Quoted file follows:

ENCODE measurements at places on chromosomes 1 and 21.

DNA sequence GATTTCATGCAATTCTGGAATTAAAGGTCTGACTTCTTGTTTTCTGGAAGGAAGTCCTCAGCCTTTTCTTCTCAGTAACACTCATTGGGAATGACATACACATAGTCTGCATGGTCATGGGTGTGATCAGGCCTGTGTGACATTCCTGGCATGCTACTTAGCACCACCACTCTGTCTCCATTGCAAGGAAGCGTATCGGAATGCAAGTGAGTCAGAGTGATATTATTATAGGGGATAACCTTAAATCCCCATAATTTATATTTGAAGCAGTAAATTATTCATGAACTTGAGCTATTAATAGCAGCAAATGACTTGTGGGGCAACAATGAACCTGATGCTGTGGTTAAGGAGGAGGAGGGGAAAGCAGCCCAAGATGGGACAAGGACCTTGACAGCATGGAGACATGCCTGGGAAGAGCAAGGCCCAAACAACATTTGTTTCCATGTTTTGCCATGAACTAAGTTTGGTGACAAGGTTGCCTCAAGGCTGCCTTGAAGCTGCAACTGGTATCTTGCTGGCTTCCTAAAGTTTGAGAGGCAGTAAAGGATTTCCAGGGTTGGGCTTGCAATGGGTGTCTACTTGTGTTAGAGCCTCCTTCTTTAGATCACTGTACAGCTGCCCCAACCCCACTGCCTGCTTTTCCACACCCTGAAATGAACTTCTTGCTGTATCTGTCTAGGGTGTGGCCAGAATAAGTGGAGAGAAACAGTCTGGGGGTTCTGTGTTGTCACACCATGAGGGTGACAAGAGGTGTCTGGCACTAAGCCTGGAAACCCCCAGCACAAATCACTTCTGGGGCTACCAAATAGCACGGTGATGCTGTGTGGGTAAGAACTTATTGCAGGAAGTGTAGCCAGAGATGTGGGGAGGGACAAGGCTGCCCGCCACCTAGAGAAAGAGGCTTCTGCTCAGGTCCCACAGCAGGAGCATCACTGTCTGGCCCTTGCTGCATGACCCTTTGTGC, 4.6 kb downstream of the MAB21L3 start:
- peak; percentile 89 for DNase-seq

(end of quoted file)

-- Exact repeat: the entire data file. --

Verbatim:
ENCODE measurements at places on chromosomes 1 and 21.

DNA sequence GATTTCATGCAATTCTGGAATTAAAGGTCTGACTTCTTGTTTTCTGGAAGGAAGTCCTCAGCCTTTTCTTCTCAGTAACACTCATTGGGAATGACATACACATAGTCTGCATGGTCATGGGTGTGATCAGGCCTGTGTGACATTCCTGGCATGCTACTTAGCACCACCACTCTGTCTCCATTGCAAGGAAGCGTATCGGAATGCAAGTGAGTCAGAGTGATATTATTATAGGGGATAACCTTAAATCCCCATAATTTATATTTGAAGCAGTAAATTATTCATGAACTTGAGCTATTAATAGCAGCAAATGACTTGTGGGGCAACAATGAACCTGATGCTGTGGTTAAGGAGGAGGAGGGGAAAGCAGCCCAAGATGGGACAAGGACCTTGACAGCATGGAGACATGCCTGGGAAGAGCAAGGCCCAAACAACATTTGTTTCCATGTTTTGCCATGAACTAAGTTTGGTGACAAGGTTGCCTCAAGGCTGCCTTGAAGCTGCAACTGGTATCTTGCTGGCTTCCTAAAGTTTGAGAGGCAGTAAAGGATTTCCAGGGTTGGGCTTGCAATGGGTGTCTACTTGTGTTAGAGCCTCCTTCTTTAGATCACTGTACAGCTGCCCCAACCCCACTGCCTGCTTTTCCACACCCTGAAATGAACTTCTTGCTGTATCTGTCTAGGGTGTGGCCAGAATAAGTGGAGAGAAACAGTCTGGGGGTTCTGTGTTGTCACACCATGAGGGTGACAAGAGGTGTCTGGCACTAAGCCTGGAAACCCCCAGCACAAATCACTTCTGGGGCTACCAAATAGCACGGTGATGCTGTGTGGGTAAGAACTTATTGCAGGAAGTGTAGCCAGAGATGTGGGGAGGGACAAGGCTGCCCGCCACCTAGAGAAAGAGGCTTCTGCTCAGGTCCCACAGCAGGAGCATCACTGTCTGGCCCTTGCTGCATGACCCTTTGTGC, 4.6 kb downstream of the MAB21L3 start:
- peak; percentile 89 for DNase-seq